Still further confusion surrounds the sudden eruption from Pakistan into Afghanistan in 1994 of Mullah Mohammad Omar’s Taliban warriors, whose appearance on the historical stage led to untold consequences for Afghanistan, for Pakistan and for the world in general. Our armed forces remain locked into what is clearly a long drawn-out counter-insurrectionary campaign against the Taliban and their allies in Pakistan. Terrorist bands, drawing sustenance from the same sources of ideological inspiration (and funding), have repeatedly blown up and murdered the citizens of Pakistan. They have also launched spectacular terrorist attacks against other countries, one of which was the Mumbai carnage, which upended the peace process between Pakistan and India, throwing years of effort into the trash can. It brought the citizens of this country to the brink of a war that could have led to nuclear annihilation. And yet we are in the dark regarding the true authors of that attack and their objectives.

More recent still is the Osama mystery. Beyond the issue of violation of our sovereignty by the US armed forces, the reality is that the most wanted man in the world was living here among us for nine years. This presumed fugitive enjoyed the ministrations of three (no less) wives, numerous children and assorted servants, etc. Is it plausible that no one spotted one of the world’s most recognisable faces as he moved his substantial entourage to Peshawar, Karachi, Haripur and Abbottabad?

The purpose of this article is not to speculate about these mysteries, only to point at some of the secrets around us and the lies that surround them. We are not helped by the smokescreens created by many of our political leaders, media personalities and so-called ‘analysts’. It is more than being in a state of denial; it is active collusion in spreading the web of lies that is strangling the people of Pakistan.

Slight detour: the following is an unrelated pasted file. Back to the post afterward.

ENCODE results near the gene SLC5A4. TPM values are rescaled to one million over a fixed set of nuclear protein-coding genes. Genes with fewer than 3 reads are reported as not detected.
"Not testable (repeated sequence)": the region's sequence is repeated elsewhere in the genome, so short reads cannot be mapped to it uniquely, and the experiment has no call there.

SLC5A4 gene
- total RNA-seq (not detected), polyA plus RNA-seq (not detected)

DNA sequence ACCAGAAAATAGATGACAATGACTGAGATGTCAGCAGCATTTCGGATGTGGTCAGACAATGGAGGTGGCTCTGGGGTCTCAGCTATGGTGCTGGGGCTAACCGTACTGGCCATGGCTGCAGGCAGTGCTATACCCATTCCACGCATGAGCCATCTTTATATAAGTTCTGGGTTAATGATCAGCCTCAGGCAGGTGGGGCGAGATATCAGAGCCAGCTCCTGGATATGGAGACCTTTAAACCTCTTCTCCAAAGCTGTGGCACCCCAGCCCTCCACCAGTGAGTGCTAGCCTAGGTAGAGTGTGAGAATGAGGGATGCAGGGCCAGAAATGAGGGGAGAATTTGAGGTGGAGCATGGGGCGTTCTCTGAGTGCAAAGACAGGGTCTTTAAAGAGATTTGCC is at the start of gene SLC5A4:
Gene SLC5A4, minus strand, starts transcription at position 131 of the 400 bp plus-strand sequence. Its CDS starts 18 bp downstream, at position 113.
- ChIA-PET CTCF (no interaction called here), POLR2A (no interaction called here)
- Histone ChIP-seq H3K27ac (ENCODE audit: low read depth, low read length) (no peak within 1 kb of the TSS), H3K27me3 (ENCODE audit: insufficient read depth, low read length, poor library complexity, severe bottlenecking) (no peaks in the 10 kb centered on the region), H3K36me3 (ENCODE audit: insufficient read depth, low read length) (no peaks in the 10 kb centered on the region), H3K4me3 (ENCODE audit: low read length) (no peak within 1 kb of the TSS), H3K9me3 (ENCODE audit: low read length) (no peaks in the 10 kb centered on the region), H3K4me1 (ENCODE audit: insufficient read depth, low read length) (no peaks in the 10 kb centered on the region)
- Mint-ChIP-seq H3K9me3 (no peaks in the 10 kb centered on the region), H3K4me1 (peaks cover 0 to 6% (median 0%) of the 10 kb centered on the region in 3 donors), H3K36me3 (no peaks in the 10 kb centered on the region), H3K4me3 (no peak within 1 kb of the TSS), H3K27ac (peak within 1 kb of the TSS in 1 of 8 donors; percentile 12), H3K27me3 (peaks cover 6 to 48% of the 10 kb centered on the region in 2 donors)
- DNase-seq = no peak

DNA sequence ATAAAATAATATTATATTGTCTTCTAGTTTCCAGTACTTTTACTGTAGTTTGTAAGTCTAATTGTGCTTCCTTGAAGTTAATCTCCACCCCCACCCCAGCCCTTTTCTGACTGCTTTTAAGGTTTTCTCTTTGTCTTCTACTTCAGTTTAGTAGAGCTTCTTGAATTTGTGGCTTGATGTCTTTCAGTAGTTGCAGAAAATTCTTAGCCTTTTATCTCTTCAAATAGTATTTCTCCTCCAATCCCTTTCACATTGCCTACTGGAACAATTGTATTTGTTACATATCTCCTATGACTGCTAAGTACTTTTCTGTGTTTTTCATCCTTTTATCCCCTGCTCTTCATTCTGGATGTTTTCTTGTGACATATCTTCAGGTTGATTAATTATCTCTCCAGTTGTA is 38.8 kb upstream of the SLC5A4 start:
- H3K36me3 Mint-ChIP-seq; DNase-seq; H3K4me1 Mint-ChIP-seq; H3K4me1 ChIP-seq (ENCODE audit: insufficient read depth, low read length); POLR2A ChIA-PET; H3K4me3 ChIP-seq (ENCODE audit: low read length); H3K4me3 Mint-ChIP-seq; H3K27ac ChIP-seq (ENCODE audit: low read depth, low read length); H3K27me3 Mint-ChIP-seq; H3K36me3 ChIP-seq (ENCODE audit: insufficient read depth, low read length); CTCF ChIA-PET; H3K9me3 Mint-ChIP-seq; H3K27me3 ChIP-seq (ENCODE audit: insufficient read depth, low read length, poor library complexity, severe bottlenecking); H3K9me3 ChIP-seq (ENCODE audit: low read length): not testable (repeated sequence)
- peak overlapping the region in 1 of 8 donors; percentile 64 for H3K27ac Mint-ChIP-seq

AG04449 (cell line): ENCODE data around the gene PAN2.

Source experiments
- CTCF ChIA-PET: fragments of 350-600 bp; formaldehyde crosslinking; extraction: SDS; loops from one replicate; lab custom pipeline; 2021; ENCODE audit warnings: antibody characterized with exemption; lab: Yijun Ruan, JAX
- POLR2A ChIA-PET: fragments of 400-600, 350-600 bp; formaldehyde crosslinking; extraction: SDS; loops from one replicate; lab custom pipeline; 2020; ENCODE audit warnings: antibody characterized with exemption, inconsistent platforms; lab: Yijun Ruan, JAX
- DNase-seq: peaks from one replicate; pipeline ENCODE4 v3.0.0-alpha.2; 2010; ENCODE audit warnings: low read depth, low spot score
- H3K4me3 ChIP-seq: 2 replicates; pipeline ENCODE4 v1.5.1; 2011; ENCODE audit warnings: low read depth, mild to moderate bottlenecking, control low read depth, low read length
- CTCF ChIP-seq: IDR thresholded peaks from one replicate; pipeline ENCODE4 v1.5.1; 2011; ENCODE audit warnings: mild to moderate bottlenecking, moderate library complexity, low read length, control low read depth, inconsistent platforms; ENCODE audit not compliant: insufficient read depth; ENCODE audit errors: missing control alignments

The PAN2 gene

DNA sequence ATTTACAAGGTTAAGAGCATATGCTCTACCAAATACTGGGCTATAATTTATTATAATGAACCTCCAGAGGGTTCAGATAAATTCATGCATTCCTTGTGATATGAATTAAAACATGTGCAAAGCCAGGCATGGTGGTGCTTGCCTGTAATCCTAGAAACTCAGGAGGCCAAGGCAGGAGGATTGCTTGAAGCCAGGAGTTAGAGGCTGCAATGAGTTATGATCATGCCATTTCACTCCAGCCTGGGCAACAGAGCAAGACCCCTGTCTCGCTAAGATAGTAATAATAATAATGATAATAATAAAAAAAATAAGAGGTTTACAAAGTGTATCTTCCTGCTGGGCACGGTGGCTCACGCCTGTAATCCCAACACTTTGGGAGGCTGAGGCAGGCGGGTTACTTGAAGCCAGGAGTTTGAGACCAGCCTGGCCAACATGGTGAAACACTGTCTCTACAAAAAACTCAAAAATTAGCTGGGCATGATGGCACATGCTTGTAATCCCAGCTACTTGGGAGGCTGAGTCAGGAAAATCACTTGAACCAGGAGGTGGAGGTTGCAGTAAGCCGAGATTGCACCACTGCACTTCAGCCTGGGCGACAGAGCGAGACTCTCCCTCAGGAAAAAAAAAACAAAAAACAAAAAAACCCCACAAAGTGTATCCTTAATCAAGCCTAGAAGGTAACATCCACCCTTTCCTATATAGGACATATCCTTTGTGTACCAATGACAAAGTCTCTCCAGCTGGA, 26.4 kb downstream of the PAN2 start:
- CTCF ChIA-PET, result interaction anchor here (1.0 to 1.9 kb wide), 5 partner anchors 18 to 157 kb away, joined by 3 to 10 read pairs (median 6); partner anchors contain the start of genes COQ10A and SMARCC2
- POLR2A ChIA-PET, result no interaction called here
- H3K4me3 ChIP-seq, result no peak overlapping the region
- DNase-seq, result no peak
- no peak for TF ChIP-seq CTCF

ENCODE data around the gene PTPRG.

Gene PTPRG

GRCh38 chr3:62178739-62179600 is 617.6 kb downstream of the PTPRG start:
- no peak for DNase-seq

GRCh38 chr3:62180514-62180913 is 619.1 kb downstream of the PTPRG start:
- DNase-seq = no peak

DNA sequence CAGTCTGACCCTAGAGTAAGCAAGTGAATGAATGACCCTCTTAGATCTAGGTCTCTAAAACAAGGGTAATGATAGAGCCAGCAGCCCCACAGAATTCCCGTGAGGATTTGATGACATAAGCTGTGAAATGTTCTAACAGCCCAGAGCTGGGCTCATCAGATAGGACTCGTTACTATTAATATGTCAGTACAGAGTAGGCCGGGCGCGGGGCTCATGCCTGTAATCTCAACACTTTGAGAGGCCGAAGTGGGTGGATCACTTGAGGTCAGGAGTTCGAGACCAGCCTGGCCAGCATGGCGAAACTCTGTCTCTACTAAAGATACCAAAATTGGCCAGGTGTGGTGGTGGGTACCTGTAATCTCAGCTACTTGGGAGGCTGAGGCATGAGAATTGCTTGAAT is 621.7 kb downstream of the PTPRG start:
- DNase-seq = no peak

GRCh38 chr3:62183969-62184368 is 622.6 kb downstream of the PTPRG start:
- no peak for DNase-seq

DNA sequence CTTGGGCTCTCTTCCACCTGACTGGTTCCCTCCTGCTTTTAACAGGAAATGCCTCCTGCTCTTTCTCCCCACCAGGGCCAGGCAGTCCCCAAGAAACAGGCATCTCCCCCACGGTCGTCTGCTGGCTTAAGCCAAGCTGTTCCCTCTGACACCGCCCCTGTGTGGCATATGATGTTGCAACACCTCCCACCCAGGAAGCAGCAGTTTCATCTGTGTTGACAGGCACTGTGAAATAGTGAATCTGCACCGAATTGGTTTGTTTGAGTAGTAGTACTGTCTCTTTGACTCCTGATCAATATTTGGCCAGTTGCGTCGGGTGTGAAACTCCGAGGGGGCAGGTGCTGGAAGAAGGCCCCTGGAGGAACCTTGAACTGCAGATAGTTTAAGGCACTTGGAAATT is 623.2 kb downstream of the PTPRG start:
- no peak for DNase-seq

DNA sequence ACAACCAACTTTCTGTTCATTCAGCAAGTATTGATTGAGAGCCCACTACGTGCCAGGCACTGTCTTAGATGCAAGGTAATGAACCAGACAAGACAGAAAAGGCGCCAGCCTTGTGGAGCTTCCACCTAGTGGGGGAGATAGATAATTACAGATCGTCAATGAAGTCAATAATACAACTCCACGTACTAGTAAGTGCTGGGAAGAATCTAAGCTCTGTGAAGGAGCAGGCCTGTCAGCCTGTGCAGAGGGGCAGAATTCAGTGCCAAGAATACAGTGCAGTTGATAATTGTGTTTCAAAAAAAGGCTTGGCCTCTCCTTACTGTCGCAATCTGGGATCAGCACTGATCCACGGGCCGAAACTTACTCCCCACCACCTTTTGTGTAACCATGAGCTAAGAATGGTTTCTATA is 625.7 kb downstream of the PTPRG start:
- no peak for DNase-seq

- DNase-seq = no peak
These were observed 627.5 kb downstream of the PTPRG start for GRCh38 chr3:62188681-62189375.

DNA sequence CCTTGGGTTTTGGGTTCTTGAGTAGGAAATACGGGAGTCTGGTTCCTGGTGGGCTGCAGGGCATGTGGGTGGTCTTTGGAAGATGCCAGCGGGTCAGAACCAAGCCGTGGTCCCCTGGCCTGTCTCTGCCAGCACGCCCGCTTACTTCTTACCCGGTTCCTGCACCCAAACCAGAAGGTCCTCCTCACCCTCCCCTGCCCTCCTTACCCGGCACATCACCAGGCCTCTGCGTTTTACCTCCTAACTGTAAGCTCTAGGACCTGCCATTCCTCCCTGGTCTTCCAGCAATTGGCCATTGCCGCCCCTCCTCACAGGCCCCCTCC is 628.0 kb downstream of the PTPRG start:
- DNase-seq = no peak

It is long past time that our governmental authorities ‘came clean’ before the people. Corruption, mass murder and outright treason have been perpetrated upon Pakistan’s citizens. They deserve to know the truth. It is necessary to point fingers and name names, rather than continually sputter on about ‘conspiracies’.

Having come clean, we must ‘clean up’. I do not believe there is any ambiguity about what has to be done and, clearly, the process of deep disinfection has to be complete. Nevertheless, and this is the point, the people first need to know the truth of where things have gone wrong, and they need to endorse and participate enthusiastically in the processes of rectification.

This has perhaps been the biggest failure of the Zardari-Gilani government. Elected on the crest of a popular wave for the restoration of democracy and constitutional rule, they have failed to communicate with the people at large. President Zardari can be masterful in his tactical handling of political grandees. But neither he nor any other significant member of this government seems disposed to communicate meaningfully with their electorate. This is at the very least an ironic comment on a party formerly led by such communicators as Zulfiqar Ali Bhutto and his daughter Benazir.

Source: Daily Times